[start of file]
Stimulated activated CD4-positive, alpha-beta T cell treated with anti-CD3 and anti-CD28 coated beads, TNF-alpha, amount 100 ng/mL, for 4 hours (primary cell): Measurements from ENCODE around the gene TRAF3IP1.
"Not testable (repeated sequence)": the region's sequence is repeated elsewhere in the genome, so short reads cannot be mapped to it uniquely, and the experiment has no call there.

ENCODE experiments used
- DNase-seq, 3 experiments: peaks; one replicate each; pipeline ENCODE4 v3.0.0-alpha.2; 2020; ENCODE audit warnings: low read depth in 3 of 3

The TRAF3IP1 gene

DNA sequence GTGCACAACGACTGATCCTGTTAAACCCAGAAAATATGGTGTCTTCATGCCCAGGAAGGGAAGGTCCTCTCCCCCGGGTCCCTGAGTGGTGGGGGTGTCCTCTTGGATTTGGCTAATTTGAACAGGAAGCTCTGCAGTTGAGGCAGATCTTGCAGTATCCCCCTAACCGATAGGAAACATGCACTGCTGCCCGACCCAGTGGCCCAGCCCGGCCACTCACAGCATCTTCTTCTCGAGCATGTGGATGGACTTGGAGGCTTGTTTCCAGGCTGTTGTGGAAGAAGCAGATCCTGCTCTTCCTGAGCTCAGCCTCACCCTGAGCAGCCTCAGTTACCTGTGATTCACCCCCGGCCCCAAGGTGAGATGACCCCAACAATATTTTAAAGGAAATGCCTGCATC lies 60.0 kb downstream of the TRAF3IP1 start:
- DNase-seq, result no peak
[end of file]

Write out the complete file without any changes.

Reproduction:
Stimulated activated CD4-positive, alpha-beta T cell treated with anti-CD3 and anti-CD28 coated beads, TNF-alpha, amount 100 ng/mL, for 4 hours (primary cell): Measurements from ENCODE around the gene TRAF3IP1.
"Not testable (repeated sequence)": the region's sequence is repeated elsewhere in the genome, so short reads cannot be mapped to it uniquely, and the experiment has no call there.

ENCODE experiments used
- DNase-seq, 3 experiments: peaks; one replicate each; pipeline ENCODE4 v3.0.0-alpha.2; 2020; ENCODE audit warnings: low read depth in 3 of 3

The TRAF3IP1 gene

DNA sequence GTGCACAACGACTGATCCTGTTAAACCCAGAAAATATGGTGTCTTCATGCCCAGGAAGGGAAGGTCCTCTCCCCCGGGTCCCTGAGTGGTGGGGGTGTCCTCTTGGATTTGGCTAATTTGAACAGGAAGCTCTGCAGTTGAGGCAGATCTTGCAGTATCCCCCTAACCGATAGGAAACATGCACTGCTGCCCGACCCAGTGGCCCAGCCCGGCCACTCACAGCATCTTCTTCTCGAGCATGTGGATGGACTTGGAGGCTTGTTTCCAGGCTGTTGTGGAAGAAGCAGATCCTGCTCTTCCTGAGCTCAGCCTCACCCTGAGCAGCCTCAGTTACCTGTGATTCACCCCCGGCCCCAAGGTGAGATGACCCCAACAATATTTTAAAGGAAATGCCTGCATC lies 60.0 kb downstream of the TRAF3IP1 start:
- DNase-seq, result no peak